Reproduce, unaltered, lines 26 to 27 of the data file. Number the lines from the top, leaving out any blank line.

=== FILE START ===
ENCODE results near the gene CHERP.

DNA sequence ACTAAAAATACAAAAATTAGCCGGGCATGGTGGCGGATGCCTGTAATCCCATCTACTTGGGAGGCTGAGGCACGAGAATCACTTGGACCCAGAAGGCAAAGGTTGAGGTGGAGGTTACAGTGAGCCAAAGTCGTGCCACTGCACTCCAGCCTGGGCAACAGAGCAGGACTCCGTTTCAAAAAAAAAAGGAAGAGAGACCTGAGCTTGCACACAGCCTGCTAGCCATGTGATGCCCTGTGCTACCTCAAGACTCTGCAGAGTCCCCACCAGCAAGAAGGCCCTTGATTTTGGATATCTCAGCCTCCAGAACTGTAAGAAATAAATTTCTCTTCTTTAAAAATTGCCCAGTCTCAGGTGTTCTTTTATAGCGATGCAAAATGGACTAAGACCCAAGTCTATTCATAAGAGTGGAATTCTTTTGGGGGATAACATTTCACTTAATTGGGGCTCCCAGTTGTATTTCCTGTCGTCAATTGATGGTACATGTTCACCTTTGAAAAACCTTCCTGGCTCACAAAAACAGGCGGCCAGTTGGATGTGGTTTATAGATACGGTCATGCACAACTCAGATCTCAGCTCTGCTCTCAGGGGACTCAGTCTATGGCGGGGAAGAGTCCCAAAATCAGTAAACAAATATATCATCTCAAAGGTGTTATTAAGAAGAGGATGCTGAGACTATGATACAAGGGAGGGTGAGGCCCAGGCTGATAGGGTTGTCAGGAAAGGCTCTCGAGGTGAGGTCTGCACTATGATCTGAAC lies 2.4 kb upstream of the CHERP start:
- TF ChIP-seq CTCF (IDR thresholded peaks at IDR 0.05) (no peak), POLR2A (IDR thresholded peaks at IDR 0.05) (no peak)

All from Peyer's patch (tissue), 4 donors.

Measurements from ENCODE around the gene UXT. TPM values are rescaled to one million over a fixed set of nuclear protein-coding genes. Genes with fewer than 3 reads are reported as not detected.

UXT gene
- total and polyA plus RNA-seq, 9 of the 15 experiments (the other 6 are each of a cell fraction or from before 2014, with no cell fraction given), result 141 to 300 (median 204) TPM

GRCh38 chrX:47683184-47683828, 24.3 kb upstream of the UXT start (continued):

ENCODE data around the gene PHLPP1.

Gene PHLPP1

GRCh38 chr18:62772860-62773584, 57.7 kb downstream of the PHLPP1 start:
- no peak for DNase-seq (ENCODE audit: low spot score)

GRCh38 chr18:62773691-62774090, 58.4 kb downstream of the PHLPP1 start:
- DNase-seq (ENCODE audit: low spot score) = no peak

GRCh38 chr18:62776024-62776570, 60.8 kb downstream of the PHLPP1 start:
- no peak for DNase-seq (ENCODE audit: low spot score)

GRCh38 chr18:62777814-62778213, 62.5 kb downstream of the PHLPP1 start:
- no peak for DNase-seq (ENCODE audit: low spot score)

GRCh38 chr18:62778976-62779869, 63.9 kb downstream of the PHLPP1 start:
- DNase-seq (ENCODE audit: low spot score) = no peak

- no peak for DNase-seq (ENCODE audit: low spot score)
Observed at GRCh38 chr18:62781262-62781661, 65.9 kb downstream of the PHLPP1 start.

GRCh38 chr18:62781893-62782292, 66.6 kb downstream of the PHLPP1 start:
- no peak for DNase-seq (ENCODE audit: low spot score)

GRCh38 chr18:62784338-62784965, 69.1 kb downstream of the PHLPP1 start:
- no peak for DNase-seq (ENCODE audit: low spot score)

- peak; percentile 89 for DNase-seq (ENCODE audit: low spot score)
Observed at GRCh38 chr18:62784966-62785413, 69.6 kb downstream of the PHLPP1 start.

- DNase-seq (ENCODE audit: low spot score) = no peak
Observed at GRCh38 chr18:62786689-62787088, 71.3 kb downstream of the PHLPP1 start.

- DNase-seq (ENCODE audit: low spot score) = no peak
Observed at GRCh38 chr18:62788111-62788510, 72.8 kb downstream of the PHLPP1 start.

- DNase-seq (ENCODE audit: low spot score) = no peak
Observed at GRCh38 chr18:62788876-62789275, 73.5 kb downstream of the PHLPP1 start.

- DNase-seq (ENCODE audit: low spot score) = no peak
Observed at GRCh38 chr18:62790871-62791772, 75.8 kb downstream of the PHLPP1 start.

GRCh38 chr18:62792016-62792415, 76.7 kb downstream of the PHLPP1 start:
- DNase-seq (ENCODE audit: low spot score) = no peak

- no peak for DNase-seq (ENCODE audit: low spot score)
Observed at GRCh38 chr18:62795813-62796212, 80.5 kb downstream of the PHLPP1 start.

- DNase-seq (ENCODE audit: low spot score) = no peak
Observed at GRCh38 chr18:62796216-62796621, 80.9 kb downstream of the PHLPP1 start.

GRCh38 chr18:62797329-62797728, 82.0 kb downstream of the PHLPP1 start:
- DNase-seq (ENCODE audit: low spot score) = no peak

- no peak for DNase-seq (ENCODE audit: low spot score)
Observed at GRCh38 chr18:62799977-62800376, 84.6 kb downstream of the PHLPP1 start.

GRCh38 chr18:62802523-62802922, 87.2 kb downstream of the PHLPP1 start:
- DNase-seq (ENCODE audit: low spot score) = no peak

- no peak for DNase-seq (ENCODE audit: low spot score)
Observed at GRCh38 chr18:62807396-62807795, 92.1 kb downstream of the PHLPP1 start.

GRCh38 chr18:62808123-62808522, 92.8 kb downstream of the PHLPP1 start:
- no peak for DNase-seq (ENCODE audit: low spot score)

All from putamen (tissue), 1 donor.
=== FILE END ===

- no peak for DNase-seq (ENCODE audit: low spot score)

- peak; percentile 89 for DNase-seq (ENCODE audit: low spot score)